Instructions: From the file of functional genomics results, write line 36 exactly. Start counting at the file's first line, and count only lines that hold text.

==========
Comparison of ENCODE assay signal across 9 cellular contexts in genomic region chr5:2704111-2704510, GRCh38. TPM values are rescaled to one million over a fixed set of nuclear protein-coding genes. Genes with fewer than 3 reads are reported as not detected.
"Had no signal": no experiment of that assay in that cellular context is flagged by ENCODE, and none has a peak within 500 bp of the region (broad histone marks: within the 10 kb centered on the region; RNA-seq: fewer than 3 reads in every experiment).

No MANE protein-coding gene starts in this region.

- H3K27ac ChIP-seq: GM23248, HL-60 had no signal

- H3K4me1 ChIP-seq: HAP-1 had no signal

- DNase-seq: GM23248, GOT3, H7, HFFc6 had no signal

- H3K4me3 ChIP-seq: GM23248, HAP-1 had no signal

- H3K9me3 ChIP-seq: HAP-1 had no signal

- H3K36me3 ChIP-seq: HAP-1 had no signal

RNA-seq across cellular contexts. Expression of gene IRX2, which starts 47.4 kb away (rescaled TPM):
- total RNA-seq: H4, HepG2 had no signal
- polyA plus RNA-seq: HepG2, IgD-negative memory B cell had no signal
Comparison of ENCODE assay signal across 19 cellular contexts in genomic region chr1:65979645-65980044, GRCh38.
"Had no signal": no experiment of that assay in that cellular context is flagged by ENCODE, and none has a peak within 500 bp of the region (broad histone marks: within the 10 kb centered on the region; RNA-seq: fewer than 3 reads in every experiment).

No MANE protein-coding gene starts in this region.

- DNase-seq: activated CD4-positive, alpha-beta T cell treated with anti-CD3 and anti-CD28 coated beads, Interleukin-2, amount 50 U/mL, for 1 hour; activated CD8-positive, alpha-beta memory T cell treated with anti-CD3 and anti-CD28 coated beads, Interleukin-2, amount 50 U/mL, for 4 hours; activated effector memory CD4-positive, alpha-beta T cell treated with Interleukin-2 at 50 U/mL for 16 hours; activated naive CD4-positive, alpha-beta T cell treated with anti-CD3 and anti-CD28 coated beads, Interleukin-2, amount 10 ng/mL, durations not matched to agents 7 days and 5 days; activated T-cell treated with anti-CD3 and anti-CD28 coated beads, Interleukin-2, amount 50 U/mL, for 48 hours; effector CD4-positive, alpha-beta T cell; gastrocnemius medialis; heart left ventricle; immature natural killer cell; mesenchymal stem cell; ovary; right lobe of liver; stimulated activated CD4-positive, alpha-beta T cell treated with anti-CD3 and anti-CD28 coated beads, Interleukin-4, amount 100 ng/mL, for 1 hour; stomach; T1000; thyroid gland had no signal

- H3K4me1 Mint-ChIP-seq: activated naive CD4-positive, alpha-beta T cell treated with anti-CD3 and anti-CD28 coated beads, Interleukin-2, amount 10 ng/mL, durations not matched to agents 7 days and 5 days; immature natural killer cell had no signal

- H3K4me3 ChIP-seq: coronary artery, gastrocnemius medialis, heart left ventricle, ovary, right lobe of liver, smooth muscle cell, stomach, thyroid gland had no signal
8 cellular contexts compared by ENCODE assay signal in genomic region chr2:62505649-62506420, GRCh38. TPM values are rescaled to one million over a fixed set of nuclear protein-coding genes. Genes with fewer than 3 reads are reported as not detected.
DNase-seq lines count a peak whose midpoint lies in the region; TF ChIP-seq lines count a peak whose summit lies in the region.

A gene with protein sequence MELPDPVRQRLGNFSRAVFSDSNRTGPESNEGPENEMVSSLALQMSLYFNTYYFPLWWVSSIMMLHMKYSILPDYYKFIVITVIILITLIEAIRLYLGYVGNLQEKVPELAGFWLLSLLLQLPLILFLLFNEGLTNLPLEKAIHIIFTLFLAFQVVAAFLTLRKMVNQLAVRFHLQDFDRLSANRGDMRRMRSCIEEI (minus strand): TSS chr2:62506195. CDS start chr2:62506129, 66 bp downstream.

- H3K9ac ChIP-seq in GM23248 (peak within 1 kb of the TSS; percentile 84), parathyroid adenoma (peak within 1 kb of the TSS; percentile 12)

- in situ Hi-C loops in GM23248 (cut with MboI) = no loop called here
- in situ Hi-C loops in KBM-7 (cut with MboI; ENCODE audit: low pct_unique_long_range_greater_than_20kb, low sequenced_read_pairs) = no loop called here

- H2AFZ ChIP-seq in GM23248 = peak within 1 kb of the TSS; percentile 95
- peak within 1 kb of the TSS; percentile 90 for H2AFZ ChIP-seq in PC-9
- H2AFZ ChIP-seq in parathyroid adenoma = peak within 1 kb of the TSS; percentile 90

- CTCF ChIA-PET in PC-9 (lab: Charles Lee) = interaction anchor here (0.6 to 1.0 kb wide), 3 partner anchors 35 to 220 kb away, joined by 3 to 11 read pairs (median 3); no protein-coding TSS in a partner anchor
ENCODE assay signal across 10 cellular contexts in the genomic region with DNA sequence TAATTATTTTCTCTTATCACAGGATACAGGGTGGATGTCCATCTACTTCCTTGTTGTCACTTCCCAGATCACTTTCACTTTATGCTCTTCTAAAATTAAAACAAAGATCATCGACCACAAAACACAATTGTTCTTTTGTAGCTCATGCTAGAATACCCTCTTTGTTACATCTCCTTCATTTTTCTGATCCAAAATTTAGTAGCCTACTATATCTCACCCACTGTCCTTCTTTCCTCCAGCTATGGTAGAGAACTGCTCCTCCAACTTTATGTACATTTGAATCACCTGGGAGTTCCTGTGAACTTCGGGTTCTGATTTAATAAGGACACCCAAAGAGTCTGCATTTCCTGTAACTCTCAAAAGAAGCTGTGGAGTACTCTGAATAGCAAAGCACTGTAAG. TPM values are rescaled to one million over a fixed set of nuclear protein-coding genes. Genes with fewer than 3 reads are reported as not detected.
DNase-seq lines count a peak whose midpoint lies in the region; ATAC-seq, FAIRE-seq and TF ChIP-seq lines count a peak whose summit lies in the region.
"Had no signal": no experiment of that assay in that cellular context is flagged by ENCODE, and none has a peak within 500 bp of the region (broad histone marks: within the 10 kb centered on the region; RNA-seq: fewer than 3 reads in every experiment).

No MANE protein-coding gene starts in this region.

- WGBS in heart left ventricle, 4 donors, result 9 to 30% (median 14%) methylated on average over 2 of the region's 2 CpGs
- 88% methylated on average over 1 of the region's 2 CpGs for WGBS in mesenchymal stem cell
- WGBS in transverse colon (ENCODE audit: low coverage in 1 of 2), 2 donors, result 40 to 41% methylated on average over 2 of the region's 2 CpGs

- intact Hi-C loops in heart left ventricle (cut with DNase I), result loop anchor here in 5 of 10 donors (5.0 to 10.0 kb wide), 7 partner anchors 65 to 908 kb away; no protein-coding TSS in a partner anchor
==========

- intact Hi-C loops in heart left ventricle (cut with DNase I), result loop anchor here in 5 of 10 donors (5.0 to 10.0 kb wide), 7 partner anchors 65 to 908 kb away; no protein-coding TSS in a partner anchor